The all fiber excitation laser is a self-built master oscillator power amplifier (MOPA), based on ytterbium doped fiber amplifiers (YDFA). The continuous wave and spectrally narrowband 1064 nm output of a laser diode (Innolume, LD-1064-FBG-400) is amplitude modulated with a 12 GHz electro-optic modulator (EOM, Photline, NIR-MX-LN 10). The electronic driving signal for the EOM is generated by a short pulse generator (PG, Alnair, EPG-210) where the pulse length can be adjusted continuously from 50 ps to 250 ps. This concept of actively modulating the pulses allows for freely selectable repetition rate and an easy synchronization with the detection. These seed pulses with a peak power of ~100mW out of the EOM are amplified in two core-pumped and one cladding-pumped YDFAs to peak powers of up to 1kW. The main limitation for higher power levels is stimulated Raman scattering (SRS) in the delivery fiber. Either by shortening the currently ~4m of standard single mode fiber (Corning SMF28e) or by replacing it with a large mode area (LMA) fiber, this limitation can be overcome if necessary. However, SRS can even be used to provide additional excitation wavelengths [24–26]. With such an extension, most of the prominent red fluorescence proteins can be addressed [27, 28]. For the measurements presented below, the pulse width was set to 100 ps and the pulse repetition to 1 MHz.
2.3 TPEF microscope setup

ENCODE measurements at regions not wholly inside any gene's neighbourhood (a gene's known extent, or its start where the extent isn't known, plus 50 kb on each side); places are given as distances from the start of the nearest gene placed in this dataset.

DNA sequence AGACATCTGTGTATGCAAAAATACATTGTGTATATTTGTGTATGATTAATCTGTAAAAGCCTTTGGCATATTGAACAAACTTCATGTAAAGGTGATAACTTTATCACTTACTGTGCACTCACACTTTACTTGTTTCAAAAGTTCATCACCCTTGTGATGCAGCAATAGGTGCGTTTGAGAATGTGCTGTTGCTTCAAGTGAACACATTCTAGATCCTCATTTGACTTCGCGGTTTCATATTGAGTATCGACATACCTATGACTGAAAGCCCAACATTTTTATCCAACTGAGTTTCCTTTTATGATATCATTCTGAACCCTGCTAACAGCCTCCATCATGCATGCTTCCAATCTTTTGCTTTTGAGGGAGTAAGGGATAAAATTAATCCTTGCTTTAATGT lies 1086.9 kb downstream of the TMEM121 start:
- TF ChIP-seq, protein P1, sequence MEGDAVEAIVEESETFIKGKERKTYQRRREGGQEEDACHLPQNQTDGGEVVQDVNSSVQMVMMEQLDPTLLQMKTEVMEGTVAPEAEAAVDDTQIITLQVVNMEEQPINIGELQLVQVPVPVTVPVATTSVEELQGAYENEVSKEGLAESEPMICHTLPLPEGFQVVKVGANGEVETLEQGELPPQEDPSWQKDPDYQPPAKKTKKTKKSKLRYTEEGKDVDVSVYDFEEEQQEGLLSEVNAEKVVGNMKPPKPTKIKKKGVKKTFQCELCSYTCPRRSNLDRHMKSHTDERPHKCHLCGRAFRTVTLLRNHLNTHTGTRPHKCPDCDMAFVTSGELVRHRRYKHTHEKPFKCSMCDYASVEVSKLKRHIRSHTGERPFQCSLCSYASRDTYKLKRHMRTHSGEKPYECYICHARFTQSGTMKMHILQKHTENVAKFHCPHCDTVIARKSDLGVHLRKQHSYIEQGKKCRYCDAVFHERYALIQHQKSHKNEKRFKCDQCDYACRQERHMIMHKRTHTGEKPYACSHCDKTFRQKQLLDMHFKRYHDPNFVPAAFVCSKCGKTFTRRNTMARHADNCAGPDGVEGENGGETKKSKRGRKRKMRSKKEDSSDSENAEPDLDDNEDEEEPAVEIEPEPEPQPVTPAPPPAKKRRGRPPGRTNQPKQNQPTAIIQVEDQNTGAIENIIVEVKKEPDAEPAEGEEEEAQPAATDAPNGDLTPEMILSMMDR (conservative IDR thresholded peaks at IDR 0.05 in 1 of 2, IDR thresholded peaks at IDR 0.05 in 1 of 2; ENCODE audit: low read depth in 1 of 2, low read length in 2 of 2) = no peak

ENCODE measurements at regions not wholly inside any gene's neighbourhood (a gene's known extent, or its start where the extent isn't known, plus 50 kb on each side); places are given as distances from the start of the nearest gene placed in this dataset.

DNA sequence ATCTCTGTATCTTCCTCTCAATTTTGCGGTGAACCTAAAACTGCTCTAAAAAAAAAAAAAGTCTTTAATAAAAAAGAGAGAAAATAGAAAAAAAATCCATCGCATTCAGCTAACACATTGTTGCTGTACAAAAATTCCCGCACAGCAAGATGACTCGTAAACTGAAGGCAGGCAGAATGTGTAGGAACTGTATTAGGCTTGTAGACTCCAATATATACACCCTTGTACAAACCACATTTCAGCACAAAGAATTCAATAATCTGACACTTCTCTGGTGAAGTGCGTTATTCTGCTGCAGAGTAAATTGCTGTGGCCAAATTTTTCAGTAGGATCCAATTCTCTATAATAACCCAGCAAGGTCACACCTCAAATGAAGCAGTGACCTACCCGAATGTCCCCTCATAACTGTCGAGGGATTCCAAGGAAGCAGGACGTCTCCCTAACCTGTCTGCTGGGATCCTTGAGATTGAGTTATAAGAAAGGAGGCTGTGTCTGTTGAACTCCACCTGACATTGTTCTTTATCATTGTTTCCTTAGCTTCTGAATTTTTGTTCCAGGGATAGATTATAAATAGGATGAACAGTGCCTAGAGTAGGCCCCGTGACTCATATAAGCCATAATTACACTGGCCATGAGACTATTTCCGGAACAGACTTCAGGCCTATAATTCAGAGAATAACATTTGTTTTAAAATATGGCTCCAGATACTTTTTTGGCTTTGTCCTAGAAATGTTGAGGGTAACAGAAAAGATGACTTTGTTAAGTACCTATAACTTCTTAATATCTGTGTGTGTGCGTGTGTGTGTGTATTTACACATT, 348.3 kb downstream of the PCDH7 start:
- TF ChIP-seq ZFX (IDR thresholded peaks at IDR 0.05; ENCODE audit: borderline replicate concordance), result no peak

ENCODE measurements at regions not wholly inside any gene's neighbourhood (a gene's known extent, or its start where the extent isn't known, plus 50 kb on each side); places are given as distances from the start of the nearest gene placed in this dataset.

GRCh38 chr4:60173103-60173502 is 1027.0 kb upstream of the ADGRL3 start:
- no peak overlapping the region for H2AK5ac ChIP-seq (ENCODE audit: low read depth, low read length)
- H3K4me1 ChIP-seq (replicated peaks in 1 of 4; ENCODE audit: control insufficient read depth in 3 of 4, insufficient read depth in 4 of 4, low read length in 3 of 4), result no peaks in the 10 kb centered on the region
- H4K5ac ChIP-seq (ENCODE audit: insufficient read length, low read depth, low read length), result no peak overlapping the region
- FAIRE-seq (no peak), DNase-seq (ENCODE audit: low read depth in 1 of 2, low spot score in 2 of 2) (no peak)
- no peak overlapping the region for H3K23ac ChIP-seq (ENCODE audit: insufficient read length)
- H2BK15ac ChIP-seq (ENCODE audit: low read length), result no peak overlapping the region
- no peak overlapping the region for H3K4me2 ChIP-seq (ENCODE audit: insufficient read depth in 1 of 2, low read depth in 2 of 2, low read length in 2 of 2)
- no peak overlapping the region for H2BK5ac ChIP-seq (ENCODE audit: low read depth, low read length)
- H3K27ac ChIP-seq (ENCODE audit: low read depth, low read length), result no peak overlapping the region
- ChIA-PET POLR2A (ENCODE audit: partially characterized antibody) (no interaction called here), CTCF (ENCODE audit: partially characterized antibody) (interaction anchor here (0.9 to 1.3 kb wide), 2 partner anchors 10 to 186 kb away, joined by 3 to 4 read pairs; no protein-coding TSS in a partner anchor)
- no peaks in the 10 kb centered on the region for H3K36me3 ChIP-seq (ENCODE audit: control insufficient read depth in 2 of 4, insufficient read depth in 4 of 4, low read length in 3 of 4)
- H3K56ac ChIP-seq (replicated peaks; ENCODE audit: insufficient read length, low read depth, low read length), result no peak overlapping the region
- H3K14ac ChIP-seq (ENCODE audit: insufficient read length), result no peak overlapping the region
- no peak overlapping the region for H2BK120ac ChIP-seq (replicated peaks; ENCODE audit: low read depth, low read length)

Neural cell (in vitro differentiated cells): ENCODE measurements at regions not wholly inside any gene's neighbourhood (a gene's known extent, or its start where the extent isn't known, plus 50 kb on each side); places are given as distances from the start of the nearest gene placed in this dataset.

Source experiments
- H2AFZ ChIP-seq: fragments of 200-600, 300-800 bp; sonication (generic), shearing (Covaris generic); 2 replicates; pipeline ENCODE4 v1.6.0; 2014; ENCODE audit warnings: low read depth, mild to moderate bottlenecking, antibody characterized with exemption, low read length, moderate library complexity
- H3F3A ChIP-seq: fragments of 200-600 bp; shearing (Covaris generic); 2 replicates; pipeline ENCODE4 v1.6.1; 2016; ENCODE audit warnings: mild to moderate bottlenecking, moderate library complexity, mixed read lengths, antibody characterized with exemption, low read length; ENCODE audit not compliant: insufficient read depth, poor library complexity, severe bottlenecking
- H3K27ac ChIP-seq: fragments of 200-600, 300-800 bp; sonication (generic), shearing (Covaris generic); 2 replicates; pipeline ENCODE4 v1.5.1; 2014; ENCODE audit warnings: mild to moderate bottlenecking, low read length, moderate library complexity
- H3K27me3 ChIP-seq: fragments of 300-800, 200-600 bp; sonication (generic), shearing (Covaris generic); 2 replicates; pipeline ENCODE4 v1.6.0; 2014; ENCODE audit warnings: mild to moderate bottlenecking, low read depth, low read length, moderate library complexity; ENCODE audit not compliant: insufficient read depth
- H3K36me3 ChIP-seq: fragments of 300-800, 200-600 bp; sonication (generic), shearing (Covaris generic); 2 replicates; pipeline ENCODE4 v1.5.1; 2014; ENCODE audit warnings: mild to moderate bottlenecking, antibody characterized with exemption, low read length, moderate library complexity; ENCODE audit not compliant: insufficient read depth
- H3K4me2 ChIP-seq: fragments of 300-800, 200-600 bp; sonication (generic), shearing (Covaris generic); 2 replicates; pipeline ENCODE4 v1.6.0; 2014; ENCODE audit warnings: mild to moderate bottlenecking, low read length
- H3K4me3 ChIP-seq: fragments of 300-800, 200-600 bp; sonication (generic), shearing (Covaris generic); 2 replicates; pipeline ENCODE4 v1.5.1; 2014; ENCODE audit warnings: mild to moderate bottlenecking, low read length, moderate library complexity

Our self-built multi-photon microscope follows partly the design concept presented in . Briefly, the light output of the fiber laser is collimated with an aspheric lens with a focal length of 18.57 mm (C, Thorlabs, C280TME-1064). The output beam with a diameter of 4.1 mm is deflected by two galvanometric mirrors (GM, Thorlabs, GVS002). The pivot point of the galvanometric mirrors is relay imaged to the back focal plane of the microscope objective with a 75 mm achromatic lens (SL, Thorlabs, AC508-075-C-ML) as scan lens and a combination of a 300 mm (TL1) and a 400 mm lens (TL2) (Thorlabs, AC508-300-C-ML, AC508-400-C-ML) as tube lens. Thus, the output beam is magnified 2.8-fold with a resulting beam diameter of 12.3 mm before the objective. With an NA 0.8 16x objective (Nikon, CFI75 LWD 16xW) this results in a spot size of 1.6 µm for 1064 nm. The overall transmission from the fiber output to the focal plane was measured to be 46%. On the way back, a dichroic mirror (DM, Thorlabs, DMLP950R) separates the fluorescence light from the excitation light and deflects it onto a fast multi-alkali photomultiplier tube (PMT, Hamamatsu, H12056-20). The PMT has a quantum efficiency of ~16% at 600nm. To further suppress remaining excitation light, an additional short pass filter (SP, Edmund Optics, SP1000 OD2) is placed before the PMT.